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State of Rhode Island General Assembly
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House OKs bill to ban toxic chemicals from food packaging
STATE HOUSE – The House today approved legislation sponsored by Rep. Terri Cortvriend prohibiting per- and polyfluoroalkyl substances (PFAS) from food packaging made or sold in Rhode Island.
PFAS chemicals are used as grease-proofing agents in fast-food wrappers, microwave popcorn bags, take-out paperboard containers, and pet food bags to prevent oil and grease from foods from leaking through the packaging.
While they’ve existed since the 1930s, research into the effects of PFAS as a contaminant in the environment is still emerging. It is known that they are water-soluble, long-lasting in the environment and accumulate in the human body, and that, in higher concentrations, they are toxic. PFAS are commonly used in nonstick and stain-repellent coatings, as well as firefighting foam and thousands of other applications. People are exposed to the chemicals in many ways, but the most potent risk comes from consuming contaminated water or food.
The federal Environmental Protection Agency has resisted calls by public health groups and environmentalists to regulate the substances. The Food and Drug Administration allows their use in food packaging, but United States manufacturers have voluntarily worked to reduce releases of some PFAS due to their toxic effects on human health.
“While we don’t know everything we need to know about the full effects of PFAS on the environment or humans, there’s evidence linking them to cancer, hormone suppression, liver and thyroid problems. There’s growing concern among scientists about the effects of PFAS, enough so that the risks outweigh the benefits of having a grease-free paper wrapper on a cheeseburger. There are alternative food packaging options, and we should use those instead of subjecting Rhode Islanders to the risks of PFAS contaminating their food,” said Representative Cortvriend (D-Dist. 72, Portsmouth, Middletown).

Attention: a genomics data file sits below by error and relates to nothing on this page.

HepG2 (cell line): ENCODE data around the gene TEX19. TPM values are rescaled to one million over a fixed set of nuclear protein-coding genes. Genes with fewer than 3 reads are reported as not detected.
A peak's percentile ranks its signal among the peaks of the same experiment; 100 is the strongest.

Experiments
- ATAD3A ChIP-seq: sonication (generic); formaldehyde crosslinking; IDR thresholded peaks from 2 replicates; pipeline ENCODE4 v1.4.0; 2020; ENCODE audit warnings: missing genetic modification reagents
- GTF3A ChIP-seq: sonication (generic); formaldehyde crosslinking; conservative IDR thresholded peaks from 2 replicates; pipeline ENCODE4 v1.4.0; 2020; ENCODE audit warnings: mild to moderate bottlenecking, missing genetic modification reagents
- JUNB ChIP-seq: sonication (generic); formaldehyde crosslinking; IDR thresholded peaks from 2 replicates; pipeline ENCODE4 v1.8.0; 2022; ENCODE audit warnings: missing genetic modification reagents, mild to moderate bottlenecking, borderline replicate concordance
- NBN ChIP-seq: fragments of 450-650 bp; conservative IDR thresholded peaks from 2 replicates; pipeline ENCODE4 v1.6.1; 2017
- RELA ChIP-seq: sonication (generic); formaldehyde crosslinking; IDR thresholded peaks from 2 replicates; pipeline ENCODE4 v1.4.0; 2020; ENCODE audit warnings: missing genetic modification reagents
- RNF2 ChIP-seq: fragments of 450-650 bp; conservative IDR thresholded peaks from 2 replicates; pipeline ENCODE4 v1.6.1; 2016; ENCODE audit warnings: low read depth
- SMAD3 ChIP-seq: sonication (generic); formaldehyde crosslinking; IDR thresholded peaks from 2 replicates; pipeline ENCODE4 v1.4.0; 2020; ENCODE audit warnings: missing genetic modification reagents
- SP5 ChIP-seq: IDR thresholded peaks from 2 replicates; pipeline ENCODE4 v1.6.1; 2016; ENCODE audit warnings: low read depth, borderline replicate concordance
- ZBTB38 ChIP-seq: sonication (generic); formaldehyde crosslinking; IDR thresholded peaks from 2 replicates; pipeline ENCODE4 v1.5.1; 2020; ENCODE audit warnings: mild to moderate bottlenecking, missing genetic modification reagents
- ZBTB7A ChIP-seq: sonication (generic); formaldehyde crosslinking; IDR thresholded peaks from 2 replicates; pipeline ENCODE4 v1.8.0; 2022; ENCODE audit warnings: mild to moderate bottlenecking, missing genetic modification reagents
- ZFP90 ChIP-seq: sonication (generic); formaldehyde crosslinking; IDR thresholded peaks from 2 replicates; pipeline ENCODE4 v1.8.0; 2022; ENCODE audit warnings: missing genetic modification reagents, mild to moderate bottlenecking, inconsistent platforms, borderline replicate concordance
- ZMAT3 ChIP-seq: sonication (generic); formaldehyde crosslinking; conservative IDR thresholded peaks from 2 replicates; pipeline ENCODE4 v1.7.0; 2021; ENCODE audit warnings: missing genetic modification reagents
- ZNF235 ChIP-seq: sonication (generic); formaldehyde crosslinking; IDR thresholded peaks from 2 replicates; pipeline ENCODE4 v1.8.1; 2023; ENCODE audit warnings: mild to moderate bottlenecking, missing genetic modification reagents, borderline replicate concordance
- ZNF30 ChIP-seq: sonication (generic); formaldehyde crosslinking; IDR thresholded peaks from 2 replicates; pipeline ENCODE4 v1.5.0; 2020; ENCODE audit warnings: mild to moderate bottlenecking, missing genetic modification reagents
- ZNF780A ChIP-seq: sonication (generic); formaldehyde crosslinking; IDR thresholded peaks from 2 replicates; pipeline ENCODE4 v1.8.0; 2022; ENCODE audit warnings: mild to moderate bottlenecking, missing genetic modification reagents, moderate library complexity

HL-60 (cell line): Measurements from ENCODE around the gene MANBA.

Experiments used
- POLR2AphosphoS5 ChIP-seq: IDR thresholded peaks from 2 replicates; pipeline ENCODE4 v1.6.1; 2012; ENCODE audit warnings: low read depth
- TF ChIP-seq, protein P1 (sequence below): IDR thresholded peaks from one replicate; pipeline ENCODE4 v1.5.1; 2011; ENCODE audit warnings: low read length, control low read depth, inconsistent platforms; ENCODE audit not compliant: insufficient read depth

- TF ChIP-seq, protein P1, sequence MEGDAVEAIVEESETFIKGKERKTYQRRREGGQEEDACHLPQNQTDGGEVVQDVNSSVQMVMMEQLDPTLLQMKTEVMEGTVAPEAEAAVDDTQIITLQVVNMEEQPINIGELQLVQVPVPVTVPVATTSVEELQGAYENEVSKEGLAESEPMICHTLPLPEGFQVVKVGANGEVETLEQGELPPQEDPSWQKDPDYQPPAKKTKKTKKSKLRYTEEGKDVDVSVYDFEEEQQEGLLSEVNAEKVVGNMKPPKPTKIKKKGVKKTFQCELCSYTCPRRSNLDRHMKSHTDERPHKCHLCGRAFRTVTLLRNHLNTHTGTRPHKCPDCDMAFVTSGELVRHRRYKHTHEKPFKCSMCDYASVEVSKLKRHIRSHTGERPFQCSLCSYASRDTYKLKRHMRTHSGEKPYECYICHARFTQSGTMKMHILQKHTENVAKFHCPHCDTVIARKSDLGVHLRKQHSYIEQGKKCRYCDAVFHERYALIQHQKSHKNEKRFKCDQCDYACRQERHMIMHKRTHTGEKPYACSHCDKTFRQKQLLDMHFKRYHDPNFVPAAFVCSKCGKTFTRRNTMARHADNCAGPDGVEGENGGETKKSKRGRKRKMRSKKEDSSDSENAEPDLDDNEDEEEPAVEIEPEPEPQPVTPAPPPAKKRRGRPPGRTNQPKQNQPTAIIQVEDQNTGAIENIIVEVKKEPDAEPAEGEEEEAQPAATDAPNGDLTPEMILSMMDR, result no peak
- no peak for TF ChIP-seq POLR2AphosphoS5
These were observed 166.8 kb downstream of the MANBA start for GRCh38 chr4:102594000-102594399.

The legislation (
) prohibits food packaging to which PFAS have been intentionally added in any amount from being manufactured, knowingly sold, or distributed in Rhode Island, as of Jan. 1, 2023. Violations would be subject to fines of up to $1,000.
The legislation now goes to the Senate, where Sen. James A. Seveney (D-Dist. 11, Portsmouth, Bristol, Tiverton) is sponsoring companion legislation (
The House bill is cosponsored by Rep. June S. Speakman (D-Dist. 68, Warren, Bristol), House Environment and Natural Resources Committee Chairman David A. Bennett (D-Dist. 20, Warwick, Cranston), Rep. Lauren H. Carson (D-Dist. 75, Newport), Rep. Liana Cassar (D-Dist. 66, Barrington, East Providence), Rep. Michelle E. McGaw (D-Dist. 71, Portsmouth, Tiverton, Little Compton), Rep. David Morales (D-Dist. 7, Providence), House Majority Leader Christopher R. Blazejewski (D-Dist. 2, Providence), House Majority Whip Katherine S. Kazarian (D-Dist. 63, East Providence) and Rep. Susan R. Donovan (D-Dist. 69, Bristol, Portsmouth).
For more information, contact:
Meredyth R. Whitty
State House Room 20
Providence, RI 02903
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